The workplace-themed comic strip “Dilbert” once explored the issue of employee onboarding, with a cartoon showing a new hire navigating a series of challenges on their first day in the office. You’d think not having a office space would be bad enough, but then the new employee was asked by HR to review a gigantic binder of paperwork. Dilbert half-jokingly advised him to “try giving up hope” as a solution.
While certainly not that dire, it gets at something about the frustration felt by many employees and employers during onboarding. A mere 12 percent of employees think their organizations excel at onboarding, according to a Gallup survey. Another report found less than 10 percent of HR decision-makers felt completely satisfied with their companies’ approaches to onboarding.
Lots of paperwork, repetitive manual activities and a relatively high risk of costly errors on tax and other employment forms: It all adds up to onboarding processes that waste time and money, while also negatively impacting employee retention. Making life easier for everyone – without jeopardizing your compliance along the way – is possible, by automating many of the tasks and procedures integral to onboarding. Let’s look at a few tips for making this happen.
1. Streamline and centralize access to employee forms
It’s not uncommon for an organization to manage 100+ compliance forms related to onboarding, akin to all of the papers filling up that big binder for Dilbert’s new employee. These forms are expensive to produce and time-consuming to fill out.
Moreover, dedicated personnel might be needed to ensure that each employee receives the right forms to fill out. Manual, paper-based processes further add to the workload, and their negative effects can filter down to employees, who might become frustrated by the company’s outdated systems.
A self-service platform greatly improves the experience for all stakeholders in the onboarding process. Forms are centralized in one location that is fully and securely accessible to employees from anywhere they have an internet connection. HR and Payroll don’t have to sink so much time into the tedious and error-prone work of managing these forms on their own.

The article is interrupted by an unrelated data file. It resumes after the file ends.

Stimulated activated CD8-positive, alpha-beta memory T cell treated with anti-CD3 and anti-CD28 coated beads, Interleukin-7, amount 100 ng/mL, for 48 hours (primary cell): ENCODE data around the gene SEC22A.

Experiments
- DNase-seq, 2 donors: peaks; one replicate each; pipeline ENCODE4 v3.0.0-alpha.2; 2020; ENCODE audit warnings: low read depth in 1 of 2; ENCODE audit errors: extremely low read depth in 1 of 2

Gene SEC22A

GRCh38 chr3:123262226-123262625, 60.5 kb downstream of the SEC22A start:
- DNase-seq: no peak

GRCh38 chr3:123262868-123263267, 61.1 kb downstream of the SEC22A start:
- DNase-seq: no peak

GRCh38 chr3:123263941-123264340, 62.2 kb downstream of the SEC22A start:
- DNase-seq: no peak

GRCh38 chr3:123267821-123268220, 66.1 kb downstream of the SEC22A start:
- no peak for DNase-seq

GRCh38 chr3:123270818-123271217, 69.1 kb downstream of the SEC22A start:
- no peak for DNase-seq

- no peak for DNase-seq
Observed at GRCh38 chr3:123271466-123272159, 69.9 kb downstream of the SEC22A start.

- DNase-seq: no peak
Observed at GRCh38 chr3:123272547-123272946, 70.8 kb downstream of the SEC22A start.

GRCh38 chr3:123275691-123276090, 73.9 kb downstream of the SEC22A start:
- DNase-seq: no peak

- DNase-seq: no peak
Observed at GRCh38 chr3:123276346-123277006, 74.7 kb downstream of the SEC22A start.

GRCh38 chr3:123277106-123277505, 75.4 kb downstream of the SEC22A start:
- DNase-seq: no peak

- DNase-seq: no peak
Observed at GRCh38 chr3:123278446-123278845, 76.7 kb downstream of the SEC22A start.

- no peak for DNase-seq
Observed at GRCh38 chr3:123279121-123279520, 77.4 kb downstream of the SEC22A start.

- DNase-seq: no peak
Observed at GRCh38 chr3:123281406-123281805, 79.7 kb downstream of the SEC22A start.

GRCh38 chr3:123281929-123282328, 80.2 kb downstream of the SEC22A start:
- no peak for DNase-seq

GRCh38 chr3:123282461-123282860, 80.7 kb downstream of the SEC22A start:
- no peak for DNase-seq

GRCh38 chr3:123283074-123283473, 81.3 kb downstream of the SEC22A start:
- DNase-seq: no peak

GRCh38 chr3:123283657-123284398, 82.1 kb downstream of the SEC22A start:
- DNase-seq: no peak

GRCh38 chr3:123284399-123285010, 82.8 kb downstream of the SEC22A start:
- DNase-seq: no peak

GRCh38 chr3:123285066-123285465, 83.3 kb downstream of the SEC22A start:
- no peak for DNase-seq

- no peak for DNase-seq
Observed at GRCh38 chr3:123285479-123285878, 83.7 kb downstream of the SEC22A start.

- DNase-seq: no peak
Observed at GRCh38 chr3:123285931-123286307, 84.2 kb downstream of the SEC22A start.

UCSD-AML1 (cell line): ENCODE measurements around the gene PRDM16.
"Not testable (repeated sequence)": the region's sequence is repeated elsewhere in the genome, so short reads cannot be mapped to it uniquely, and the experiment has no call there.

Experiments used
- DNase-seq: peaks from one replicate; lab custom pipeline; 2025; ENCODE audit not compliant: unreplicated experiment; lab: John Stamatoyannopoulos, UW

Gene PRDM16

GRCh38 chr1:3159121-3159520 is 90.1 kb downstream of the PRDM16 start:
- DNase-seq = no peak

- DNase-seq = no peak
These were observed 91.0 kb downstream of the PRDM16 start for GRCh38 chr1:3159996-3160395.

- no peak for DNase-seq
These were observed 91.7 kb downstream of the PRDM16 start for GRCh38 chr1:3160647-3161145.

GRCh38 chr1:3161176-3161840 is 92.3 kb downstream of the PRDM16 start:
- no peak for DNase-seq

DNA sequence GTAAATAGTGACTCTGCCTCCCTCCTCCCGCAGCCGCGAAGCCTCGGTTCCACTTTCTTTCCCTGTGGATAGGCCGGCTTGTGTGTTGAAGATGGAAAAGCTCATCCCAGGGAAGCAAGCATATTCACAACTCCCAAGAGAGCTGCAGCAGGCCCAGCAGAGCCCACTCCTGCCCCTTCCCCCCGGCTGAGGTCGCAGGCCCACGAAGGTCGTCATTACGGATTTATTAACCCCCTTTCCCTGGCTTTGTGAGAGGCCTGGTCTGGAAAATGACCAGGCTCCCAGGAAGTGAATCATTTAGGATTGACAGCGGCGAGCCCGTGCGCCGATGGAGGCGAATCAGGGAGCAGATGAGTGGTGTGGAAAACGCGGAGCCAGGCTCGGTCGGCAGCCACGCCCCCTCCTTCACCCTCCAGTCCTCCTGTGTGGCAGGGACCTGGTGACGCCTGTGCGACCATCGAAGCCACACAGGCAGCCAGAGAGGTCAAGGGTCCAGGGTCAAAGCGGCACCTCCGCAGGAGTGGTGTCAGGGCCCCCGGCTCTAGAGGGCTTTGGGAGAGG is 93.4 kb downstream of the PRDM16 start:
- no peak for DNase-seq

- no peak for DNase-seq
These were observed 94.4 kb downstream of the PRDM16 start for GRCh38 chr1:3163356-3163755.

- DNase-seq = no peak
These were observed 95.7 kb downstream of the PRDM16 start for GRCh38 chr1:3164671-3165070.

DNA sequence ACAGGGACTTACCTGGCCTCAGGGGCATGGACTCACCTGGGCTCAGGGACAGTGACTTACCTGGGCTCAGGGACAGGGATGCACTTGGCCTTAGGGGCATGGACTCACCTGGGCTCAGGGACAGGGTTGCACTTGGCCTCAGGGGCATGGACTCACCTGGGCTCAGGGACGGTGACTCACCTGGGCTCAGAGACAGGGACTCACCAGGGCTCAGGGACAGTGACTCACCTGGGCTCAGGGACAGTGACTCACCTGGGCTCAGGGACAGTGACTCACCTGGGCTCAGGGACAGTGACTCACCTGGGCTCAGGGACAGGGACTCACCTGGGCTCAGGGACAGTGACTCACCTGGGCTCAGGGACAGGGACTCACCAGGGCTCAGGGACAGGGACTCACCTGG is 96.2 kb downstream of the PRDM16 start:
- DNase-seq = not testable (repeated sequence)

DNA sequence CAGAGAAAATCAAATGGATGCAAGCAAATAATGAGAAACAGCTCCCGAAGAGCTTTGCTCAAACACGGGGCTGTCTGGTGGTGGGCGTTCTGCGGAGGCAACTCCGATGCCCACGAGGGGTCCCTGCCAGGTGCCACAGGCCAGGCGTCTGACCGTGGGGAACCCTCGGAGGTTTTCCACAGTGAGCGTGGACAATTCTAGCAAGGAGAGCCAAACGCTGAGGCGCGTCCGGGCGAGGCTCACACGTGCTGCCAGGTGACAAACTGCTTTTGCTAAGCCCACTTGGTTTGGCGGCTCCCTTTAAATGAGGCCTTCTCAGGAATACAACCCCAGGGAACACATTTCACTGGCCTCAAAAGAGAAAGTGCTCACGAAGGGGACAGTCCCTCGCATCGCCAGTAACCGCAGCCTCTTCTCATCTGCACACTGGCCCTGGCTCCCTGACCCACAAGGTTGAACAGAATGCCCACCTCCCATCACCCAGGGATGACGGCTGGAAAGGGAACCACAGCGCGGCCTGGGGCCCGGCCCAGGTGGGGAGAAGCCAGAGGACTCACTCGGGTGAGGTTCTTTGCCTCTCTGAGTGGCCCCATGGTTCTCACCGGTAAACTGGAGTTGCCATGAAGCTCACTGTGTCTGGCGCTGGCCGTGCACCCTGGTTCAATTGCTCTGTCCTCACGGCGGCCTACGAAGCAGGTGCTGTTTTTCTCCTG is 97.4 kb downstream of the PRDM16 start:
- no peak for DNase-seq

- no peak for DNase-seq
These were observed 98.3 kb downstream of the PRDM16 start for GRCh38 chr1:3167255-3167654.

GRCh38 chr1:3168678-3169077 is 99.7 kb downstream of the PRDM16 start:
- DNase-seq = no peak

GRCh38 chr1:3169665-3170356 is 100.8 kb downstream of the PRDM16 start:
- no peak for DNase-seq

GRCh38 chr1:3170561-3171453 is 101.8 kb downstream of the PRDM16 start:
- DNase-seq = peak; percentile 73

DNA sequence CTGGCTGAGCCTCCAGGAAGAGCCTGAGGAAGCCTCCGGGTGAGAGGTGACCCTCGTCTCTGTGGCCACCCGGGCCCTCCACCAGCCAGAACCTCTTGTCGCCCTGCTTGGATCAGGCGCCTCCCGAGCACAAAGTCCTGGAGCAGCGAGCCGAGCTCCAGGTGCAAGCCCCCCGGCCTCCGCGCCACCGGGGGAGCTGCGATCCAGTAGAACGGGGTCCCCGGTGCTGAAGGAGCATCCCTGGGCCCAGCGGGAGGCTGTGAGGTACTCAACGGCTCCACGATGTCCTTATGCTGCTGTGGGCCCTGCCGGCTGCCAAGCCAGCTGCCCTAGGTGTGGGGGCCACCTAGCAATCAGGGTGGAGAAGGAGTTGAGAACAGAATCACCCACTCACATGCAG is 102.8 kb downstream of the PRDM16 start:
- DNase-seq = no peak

In fact, the online portal will automatically present the appropriate forms for each employee based on their address and role. That way, they’re not presented with irrelevant paperwork or, worse, not given an important form.
2. Simplify federal, state and local compliance
Traditional onboarding processes often create openings for costly mistakes and potential noncompliance. For example, the manual processing of each employee’s paperwork could lead to withholding the wrong amount of tax, resulting in your company owing some employees a lot of back pay or the employee not having enough tax withheld at the end of the year.
These sorts of issues are further complicated by the enormous variance of withholding regulations between jurisdictions. Every state has its own unique set of forms, plus the rapid pace of new legislation and regulations at the state level means they’re constantly changing.
Local tax withholding can also come into play. Cities and counties in multiple states, especially across the Midwest, levy local income taxes that must be withheld from employee wages.
Keeping up with these complex regulatory requirements can feel overwhelming. However, dedicated HR and Payroll service providers can take care of this job so that you don’t have to. With the aid of a regularly maintained library of state compliance forms reflecting the current landscape, they make sure that each employee fills out the applicable forms.
3. Don’t overlook data security during onboarding
Rules such as the European Union’s General Data Protection Regulation are reshaping how many types of information, including employee and HR data, are handled. Future regulations in this vein could have important ramifications for the onboarding process.
As employers continue to focus on cybersecurity, it starts at onboarding. If you don’t require Two Factor Authentication to access your employee systems, you should. Unauthorized access to employee information would be both non-compliant and costly.
This is why it’s important to work with partners that prioritize data security. Certifications such as SOC 2 Type II are good indicators of how well a service provider facilitates the secure handling of sensitive employee data. In the age of anytime/anywhere access to cloud-based systems, the importance of robust access controls and data security can’t be overstated.